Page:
Alex Quigley analyses the power of peer tutoring…
Alex Quigley analyses the power of peer tutoring…
Have you heard of the ‘learning pyramid’? The one that states that students remember a mere 5% of lectured content, only 10% of what they read, but a gargantuan 90% of what they teach? Well, it is phony research. It is a leaning tower of hearsay, passing itself off as evidence. And yet, there is a reason why this pseudo-research has stuck in the collective psyche of teachers. Peer tutoring – the act of students teaching one another - can have a tremendously positive impact on learning.
Peer tutoring is not simply paired work, although they share obvious similarities. It is not lumping students into small groups; instead, it is a highly structured teaching method that engages students in a stepped process where they teach and learn together. Most often, peer tutoring is an intervention undertaken outside of typical lesson time - such as first thing in the morning, before lessons start - but not exclusively so.
The evidence of its positive influence on students’ learning is clear. The Education Endowment Foundation estimate peer tutoring has a whopping six months of additional positive impact on learning. They describe it thus: “Peer-Assisted Learning is a structured approach for mathematics and reading with sessions of 25-35 minutes two or three times a week.” The evidence that has been evaluated includes cross-age tutoring and same-age tutoring.
One large scale study, in Fife, Scotland, involving over 129 primary schools, showed significant gains in learning. They ultilised Paired Reading and Duolog Maths programmes, which gave real structure to the tutoring tasks. Like most peer tutoring projects, the tutors themselves improved as much, if not more than the tutees.
Time and time again, the evidence shows not only that peer tutoring can improve the knowledge of the given subject, like reading or maths, but that it can also improve the communication skills of students. Not only that, other benefits attend peer tutoring too. The process allows for students to consistently gain one-to-one feedback (often without the intimidation that can attend feedback from the teacher) that simply isn’t possible with one teacher and a legion of students.
When, where, how?
So how do you go about planning and structuring peer tutoring successfully? First, it is important to consider how you would integrate it into the school day. Would it replace some teaching time, or would it be outside it, perhaps during morning registration, for example? Consider the logistics of the peer tutoring, particularly if it is outside of conventional lesson time:
- Where would it take place?
- What time would it take place and for how long?
- How frequently would it take place?
The evidence shows, rather counter-intuitively, that doing peer tutoring for short, but regular spells is just as effective as longer sessions. This is especially helpful as it makes peer tutoring manageable as a proportion of our curriculum time.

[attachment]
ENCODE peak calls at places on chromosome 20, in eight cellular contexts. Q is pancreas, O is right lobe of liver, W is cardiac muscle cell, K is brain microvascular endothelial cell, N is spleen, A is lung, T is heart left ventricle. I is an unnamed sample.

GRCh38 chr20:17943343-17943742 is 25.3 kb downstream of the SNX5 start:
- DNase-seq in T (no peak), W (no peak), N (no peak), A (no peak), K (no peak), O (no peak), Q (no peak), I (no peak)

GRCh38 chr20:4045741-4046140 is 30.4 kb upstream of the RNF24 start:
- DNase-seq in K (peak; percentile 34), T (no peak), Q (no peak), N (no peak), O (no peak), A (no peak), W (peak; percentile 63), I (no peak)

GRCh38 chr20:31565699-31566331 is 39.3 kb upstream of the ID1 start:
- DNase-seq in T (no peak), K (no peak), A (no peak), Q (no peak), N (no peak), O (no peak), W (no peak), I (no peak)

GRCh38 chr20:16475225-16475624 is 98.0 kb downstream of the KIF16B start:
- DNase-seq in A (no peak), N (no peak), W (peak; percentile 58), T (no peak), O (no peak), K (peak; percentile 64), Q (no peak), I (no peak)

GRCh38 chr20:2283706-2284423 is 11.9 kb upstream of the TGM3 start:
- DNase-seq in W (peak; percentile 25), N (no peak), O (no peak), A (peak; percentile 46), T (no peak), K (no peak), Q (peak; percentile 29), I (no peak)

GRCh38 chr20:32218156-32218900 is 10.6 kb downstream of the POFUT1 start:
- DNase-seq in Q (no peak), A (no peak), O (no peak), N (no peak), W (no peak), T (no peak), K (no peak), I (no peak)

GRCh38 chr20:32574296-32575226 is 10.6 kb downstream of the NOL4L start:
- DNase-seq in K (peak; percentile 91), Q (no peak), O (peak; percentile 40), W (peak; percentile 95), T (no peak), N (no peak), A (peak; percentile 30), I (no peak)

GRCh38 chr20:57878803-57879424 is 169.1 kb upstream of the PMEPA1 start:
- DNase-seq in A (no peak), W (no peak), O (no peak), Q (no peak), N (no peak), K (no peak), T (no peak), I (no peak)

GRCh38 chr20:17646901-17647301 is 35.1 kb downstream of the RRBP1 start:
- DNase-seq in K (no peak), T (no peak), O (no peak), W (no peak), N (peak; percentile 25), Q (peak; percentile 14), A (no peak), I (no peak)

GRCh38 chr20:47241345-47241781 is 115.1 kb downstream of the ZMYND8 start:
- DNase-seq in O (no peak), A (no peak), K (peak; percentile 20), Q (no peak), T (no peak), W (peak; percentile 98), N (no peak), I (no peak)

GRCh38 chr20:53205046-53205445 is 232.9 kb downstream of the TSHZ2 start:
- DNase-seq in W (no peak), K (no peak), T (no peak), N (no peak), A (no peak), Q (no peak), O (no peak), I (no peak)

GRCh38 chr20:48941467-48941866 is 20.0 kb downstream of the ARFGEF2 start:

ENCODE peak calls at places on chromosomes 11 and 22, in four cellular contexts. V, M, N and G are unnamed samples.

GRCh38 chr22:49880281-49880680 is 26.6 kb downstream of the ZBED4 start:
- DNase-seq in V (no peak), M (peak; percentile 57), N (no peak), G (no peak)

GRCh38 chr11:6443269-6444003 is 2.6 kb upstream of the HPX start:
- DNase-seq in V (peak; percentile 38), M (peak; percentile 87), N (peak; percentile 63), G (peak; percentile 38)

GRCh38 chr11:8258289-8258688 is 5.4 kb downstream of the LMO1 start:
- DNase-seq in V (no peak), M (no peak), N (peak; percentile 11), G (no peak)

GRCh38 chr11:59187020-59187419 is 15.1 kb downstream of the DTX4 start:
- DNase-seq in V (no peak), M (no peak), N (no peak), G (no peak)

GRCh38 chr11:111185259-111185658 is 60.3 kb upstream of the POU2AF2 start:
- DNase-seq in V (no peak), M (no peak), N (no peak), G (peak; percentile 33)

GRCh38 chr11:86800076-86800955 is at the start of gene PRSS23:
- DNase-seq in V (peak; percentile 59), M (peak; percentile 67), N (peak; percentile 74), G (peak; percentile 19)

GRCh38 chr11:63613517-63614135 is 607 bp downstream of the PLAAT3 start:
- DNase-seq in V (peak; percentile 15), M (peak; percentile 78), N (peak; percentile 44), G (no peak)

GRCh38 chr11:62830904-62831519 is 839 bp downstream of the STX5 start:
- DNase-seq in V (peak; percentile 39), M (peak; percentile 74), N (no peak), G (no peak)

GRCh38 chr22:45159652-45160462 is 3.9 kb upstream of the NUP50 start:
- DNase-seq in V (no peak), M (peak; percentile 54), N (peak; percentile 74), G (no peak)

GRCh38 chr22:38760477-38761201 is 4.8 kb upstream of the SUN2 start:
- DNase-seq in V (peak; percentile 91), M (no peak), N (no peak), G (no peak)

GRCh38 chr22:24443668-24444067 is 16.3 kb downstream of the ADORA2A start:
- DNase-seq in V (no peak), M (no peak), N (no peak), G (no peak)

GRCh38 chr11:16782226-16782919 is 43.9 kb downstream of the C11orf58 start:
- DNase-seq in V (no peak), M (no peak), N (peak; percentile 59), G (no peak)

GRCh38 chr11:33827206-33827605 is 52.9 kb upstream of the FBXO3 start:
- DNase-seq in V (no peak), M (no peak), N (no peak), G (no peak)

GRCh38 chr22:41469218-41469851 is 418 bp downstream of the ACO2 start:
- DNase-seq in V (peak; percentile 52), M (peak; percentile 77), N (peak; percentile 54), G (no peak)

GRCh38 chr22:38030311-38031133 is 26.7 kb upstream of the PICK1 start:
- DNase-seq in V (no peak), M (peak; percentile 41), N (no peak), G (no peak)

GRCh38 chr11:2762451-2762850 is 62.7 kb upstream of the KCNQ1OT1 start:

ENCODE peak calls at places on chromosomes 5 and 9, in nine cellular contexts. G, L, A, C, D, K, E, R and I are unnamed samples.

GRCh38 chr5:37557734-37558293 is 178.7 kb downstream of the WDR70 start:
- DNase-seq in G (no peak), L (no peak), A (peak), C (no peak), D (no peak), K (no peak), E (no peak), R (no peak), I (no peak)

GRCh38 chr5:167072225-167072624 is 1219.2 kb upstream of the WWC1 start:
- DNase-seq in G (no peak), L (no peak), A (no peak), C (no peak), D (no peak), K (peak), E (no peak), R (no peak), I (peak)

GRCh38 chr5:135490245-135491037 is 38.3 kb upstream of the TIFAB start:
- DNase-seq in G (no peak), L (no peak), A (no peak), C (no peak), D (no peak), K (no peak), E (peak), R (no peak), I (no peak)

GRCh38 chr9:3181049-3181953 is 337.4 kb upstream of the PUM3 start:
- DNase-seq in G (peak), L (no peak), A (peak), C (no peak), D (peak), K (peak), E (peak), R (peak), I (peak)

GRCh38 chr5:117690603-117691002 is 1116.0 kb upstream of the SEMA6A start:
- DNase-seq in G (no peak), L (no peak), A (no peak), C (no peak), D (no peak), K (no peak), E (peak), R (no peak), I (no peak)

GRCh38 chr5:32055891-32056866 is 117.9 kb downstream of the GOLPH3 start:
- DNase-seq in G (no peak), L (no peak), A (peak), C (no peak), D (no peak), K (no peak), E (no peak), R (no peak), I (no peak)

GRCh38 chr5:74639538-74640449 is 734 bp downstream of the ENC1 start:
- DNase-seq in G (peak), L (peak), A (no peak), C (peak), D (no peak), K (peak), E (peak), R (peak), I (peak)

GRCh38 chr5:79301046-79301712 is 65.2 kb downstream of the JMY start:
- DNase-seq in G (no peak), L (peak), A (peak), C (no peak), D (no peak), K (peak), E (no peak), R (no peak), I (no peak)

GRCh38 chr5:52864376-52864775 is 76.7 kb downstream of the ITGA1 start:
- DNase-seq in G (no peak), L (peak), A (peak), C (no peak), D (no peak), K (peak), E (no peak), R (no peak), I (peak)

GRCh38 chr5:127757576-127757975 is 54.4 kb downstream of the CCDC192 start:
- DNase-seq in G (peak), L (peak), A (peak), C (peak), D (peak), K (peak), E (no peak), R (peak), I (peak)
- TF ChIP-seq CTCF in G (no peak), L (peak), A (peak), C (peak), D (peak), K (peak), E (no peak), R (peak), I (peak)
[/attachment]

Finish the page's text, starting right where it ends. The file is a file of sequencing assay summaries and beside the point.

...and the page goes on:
Students are the core of peer tutoring, but of course, the teacher is essential in effectively structuring each step of the tutoring. Like with most effective learning, young people need to be well trained in each aspect of the tutoring. They require a plan and steps to follow to ensure they maintain the focus on the learning. As every teacher knows, it takes real skill to maintain the interest, focus and motivation of students – they need support in doing this well.
The most effective peer tutoring is cross age tutoring, like a year 12 student teaching a year 11 learner about tackling an English Language GCSE exam effectively, or a GCSE candidate doing paired reading with a new year 7 pupil. Still, you can utilise same age tutoring regularly in your classes too. It can prove an excellent method of differentiation. Pairing up high attaining students together for peer tutoring can free the teacher up to work with students overtly struggling with a concept.
The success of peer tutoring also has implications for our typical day-to-day teaching. Paired work, or ‘think-pair-share’, has long proven a staple for teachers to get students meaningfully discussing an idea. It often proves a quick and effective method for targeted collaborative learning, without the hassle of selecting and arranging larger groups.
We know that too often we fail to give students the adequate amount of ‘wait time’ when we ask questions (the average time we give students to answer questions is a paltry 1 second!) ‘Think-pair-share’ provides the time and space for students to formulate their ideas and give better quality responses. This in turn raises the quality of dialogue and feedback in the classroom. The power of our peers is obvious.
Like peer tutoring, ‘think-pair-share’ is most beneficial when it is organised with explicit clarity of structure and timing. Give students a chance to chat with their friend with little recompense and they surely will; give them responsibility and support, and they will rise to the occasion.
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